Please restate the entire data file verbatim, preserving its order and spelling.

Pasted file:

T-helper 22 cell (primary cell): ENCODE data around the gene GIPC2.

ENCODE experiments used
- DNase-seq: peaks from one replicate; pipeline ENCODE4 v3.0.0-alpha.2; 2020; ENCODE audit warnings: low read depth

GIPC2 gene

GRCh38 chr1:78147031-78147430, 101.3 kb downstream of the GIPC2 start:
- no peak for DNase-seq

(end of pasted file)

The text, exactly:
T-helper 22 cell (primary cell): ENCODE data around the gene GIPC2.

ENCODE experiments used
- DNase-seq: peaks from one replicate; pipeline ENCODE4 v3.0.0-alpha.2; 2020; ENCODE audit warnings: low read depth

GIPC2 gene

GRCh38 chr1:78147031-78147430, 101.3 kb downstream of the GIPC2 start:
- no peak for DNase-seq